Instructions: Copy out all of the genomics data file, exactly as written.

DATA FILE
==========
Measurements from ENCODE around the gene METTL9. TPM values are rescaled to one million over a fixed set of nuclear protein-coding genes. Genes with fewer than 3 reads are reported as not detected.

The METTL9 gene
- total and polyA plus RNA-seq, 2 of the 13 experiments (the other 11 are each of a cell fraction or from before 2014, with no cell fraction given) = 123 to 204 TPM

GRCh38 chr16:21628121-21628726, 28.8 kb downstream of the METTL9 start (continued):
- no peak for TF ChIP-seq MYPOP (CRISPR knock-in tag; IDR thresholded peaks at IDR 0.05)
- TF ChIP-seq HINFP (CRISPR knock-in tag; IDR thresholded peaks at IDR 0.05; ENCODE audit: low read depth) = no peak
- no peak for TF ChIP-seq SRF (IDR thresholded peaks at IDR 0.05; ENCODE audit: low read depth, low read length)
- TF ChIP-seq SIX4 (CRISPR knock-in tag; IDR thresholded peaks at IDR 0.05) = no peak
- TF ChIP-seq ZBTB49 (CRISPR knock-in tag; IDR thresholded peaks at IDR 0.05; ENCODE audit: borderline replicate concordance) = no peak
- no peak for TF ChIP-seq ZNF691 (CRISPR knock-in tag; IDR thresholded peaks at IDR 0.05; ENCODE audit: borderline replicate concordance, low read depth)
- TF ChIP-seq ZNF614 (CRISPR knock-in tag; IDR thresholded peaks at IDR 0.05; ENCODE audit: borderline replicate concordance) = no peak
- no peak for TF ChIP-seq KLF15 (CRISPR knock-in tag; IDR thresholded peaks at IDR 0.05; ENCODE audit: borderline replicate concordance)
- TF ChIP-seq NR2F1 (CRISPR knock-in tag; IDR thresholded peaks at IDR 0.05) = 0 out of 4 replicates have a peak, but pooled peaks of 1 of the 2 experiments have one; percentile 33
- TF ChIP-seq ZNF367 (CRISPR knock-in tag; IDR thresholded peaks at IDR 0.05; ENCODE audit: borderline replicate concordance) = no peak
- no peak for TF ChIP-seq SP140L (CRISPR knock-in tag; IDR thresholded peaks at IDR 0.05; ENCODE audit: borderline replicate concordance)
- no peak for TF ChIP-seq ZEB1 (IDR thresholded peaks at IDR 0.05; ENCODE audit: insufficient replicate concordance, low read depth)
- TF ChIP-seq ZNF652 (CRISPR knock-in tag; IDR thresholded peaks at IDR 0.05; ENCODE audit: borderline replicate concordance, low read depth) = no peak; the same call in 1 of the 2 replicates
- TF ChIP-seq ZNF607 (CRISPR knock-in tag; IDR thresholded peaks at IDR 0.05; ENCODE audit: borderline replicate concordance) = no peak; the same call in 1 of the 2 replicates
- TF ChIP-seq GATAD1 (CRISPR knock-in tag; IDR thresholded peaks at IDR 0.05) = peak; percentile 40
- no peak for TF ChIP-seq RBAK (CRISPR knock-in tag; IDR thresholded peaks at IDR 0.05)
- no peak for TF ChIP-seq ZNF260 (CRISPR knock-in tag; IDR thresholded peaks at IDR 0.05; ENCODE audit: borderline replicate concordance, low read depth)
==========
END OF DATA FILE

Measurements from ENCODE around the gene METTL9. TPM values are rescaled to one million over a fixed set of nuclear protein-coding genes. Genes with fewer than 3 reads are reported as not detected.

The METTL9 gene
- total and polyA plus RNA-seq, 2 of the 13 experiments (the other 11 are each of a cell fraction or from before 2014, with no cell fraction given) = 123 to 204 TPM

GRCh38 chr16:21628121-21628726, 28.8 kb downstream of the METTL9 start (continued):
- no peak for TF ChIP-seq MYPOP (CRISPR knock-in tag; IDR thresholded peaks at IDR 0.05)
- TF ChIP-seq HINFP (CRISPR knock-in tag; IDR thresholded peaks at IDR 0.05; ENCODE audit: low read depth) = no peak
- no peak for TF ChIP-seq SRF (IDR thresholded peaks at IDR 0.05; ENCODE audit: low read depth, low read length)
- TF ChIP-seq SIX4 (CRISPR knock-in tag; IDR thresholded peaks at IDR 0.05) = no peak
- TF ChIP-seq ZBTB49 (CRISPR knock-in tag; IDR thresholded peaks at IDR 0.05; ENCODE audit: borderline replicate concordance) = no peak
- no peak for TF ChIP-seq ZNF691 (CRISPR knock-in tag; IDR thresholded peaks at IDR 0.05; ENCODE audit: borderline replicate concordance, low read depth)
- TF ChIP-seq ZNF614 (CRISPR knock-in tag; IDR thresholded peaks at IDR 0.05; ENCODE audit: borderline replicate concordance) = no peak
- no peak for TF ChIP-seq KLF15 (CRISPR knock-in tag; IDR thresholded peaks at IDR 0.05; ENCODE audit: borderline replicate concordance)
- TF ChIP-seq NR2F1 (CRISPR knock-in tag; IDR thresholded peaks at IDR 0.05) = 0 out of 4 replicates have a peak, but pooled peaks of 1 of the 2 experiments have one; percentile 33
- TF ChIP-seq ZNF367 (CRISPR knock-in tag; IDR thresholded peaks at IDR 0.05; ENCODE audit: borderline replicate concordance) = no peak
- no peak for TF ChIP-seq SP140L (CRISPR knock-in tag; IDR thresholded peaks at IDR 0.05; ENCODE audit: borderline replicate concordance)
- no peak for TF ChIP-seq ZEB1 (IDR thresholded peaks at IDR 0.05; ENCODE audit: insufficient replicate concordance, low read depth)
- TF ChIP-seq ZNF652 (CRISPR knock-in tag; IDR thresholded peaks at IDR 0.05; ENCODE audit: borderline replicate concordance, low read depth) = no peak; the same call in 1 of the 2 replicates
- TF ChIP-seq ZNF607 (CRISPR knock-in tag; IDR thresholded peaks at IDR 0.05; ENCODE audit: borderline replicate concordance) = no peak; the same call in 1 of the 2 replicates
- TF ChIP-seq GATAD1 (CRISPR knock-in tag; IDR thresholded peaks at IDR 0.05) = peak; percentile 40
- no peak for TF ChIP-seq RBAK (CRISPR knock-in tag; IDR thresholded peaks at IDR 0.05)
- no peak for TF ChIP-seq ZNF260 (CRISPR knock-in tag; IDR thresholded peaks at IDR 0.05; ENCODE audit: borderline replicate concordance, low read depth)